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Is a citizen journalist really a journalist?

There is no doubt that the field of journalism is evolving. Some are more reluctant to adapt to the change than others in the field, but the truth is that, soon, adapting will be necessary for survival.

In previous years, the word journalist was clearly defined. It was someone who worked for a news outlet, either a newspaper or broadcast station, and earned a salary for reporting news to the community. These people usually worked long hours and had a knack for developing concise and informative stories that were relevant for society. Their role in the community was vital, as they were responsible for keeping citizens informed.

Unfortunately, there were often stories that were missed because there were only so many reporters to go around. This was most noticed when breaking news would arise. Coverage of critical moments in history were missed when a reporter wasn’t present.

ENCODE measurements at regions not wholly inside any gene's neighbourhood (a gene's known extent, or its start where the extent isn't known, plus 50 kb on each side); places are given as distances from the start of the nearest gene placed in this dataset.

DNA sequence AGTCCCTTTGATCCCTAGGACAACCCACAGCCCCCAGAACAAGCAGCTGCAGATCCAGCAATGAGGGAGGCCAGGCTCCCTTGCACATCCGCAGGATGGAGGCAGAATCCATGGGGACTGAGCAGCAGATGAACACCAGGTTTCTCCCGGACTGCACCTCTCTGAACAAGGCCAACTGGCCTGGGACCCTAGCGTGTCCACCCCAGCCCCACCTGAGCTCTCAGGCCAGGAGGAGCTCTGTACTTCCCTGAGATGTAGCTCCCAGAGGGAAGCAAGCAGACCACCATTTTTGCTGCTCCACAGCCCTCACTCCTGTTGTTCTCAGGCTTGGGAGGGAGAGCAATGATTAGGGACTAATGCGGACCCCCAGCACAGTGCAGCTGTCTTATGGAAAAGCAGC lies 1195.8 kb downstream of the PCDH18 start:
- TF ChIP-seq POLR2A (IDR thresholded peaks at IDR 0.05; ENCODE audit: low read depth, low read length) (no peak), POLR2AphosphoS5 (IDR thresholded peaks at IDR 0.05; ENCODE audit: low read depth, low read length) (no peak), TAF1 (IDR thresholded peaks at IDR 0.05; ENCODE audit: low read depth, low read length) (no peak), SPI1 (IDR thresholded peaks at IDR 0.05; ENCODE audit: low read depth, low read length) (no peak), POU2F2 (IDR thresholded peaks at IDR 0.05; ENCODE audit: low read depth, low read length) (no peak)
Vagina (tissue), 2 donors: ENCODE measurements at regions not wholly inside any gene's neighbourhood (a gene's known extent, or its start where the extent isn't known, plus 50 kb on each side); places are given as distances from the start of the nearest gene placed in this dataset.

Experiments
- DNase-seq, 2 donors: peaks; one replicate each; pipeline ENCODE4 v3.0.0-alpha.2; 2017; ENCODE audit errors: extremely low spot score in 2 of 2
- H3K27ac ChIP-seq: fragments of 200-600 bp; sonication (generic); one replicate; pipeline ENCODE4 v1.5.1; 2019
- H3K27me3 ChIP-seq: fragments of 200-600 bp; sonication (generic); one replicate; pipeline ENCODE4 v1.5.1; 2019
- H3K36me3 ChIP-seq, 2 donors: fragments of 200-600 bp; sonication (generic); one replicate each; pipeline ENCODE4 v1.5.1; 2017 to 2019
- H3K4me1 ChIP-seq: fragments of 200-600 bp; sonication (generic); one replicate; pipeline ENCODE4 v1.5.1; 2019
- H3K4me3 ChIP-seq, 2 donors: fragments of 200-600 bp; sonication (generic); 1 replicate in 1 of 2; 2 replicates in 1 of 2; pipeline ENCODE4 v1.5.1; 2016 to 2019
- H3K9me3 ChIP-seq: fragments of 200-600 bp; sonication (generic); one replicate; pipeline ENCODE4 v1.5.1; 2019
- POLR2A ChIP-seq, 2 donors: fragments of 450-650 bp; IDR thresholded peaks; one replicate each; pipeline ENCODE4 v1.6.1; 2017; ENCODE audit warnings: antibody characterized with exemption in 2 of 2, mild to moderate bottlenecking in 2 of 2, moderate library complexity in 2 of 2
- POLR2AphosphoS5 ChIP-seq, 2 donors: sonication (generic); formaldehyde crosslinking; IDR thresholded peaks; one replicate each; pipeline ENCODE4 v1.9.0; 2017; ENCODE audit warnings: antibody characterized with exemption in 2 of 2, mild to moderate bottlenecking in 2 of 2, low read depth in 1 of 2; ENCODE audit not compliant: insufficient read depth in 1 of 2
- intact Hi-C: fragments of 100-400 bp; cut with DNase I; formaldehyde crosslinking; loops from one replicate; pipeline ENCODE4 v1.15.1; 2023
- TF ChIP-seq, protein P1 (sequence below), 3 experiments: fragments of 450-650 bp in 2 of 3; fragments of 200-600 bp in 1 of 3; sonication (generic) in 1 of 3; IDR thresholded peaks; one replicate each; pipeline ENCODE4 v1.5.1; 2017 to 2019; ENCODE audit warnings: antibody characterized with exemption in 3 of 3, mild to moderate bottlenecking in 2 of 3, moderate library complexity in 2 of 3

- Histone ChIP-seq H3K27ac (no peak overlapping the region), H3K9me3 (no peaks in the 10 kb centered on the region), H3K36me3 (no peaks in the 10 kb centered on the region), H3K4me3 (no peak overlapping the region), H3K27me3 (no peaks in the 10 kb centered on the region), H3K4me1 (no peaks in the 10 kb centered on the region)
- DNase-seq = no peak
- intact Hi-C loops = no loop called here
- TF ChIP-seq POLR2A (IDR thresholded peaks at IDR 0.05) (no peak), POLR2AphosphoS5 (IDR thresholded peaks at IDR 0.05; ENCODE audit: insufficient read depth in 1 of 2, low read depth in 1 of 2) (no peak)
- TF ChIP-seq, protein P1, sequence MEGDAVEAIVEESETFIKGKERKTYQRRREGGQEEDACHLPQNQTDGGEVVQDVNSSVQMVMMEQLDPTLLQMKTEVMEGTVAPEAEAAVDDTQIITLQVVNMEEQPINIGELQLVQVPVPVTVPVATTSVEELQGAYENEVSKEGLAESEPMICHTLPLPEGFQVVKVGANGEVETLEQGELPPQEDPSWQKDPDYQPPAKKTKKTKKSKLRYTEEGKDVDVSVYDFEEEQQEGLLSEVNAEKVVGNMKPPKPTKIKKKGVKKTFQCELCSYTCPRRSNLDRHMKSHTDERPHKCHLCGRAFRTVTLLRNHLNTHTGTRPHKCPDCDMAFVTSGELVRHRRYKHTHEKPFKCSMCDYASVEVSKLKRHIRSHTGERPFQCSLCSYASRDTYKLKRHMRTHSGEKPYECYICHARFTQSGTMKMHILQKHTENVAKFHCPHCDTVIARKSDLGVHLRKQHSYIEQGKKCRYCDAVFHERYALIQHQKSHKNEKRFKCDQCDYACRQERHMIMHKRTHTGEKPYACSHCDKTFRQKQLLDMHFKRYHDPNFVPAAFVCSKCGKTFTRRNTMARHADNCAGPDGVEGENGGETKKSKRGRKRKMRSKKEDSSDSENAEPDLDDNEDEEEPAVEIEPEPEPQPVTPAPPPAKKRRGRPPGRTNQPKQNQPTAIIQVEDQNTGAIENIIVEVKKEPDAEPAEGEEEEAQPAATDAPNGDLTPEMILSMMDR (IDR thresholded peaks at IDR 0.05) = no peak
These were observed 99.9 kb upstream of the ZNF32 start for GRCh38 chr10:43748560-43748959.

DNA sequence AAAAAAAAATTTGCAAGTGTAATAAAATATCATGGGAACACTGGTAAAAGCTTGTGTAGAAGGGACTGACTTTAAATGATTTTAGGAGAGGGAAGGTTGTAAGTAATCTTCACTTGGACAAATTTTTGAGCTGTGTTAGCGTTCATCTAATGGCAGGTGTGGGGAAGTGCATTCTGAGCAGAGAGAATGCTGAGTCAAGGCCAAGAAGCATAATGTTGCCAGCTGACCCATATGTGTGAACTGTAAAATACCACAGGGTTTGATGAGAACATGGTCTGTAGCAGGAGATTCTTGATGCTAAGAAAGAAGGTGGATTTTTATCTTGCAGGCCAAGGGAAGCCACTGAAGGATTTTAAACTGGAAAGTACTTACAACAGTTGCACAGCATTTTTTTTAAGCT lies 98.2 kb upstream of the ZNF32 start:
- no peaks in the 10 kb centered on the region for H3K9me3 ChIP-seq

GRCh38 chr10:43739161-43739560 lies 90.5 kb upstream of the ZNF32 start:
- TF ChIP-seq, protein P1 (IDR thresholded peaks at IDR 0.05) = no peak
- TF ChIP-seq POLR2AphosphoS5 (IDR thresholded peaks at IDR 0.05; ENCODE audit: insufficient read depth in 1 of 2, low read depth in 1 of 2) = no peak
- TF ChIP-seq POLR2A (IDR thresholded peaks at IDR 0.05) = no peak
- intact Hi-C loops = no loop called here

That is drastically different today. With the development of new technology such as advanced digital cameras, smart phones and social media networks, any person has the power to report news as they witness it. This is what is now called a “citizen journalist”, but there has been a lot of controversy lately about whether these people are considered real journalists or not.

An incident in 2010 with a Seattle teacher outlined the issue. Teacher Melissa Westbrook was a blogger about the Seattle School District for over a decade and had gained a strong readership in the community. So, when the school called a press conference, she wanted to be admitted. However, the school denied her access and said that it was open to “traditional media only”. Melissa argued that she was a citizen journalist. After a heavy argument, the school reversed their decision and started to admit bloggers.

This decision, of course, didn’t sit well with the traditional media. Whether the industry is ready for it or not, this is an issue that is becoming more and more relevant. In fact, most of the video/picture coverage that traditional media use now comes from citizen journalists who were at the scene when the incident occurred. Some media outlets today even have a section dedicated to coverage from citizen journalists. Many would argue that the added perspective makes the news better, but some say the opposite.

What do you think? Do you think that citizen journalists enhance or weaken our news coverage?

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